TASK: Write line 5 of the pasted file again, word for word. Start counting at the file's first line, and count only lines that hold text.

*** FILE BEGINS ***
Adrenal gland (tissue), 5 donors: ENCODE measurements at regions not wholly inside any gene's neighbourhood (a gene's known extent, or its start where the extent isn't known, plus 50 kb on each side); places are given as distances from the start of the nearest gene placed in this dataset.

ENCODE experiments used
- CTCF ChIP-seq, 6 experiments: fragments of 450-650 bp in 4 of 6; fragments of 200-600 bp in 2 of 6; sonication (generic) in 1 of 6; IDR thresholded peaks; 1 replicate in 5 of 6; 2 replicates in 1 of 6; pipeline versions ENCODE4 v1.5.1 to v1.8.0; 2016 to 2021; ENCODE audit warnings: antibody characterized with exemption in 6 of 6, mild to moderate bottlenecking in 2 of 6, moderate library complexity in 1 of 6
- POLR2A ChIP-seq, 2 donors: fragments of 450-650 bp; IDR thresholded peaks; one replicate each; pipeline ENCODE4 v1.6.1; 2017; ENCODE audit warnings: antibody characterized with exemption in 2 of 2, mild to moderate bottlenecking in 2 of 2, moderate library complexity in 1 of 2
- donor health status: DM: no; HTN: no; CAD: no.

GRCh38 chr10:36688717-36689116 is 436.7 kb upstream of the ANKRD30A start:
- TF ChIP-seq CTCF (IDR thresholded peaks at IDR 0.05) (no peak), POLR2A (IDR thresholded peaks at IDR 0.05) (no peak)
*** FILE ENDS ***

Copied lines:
- donor health status: DM: no; HTN: no; CAD: no.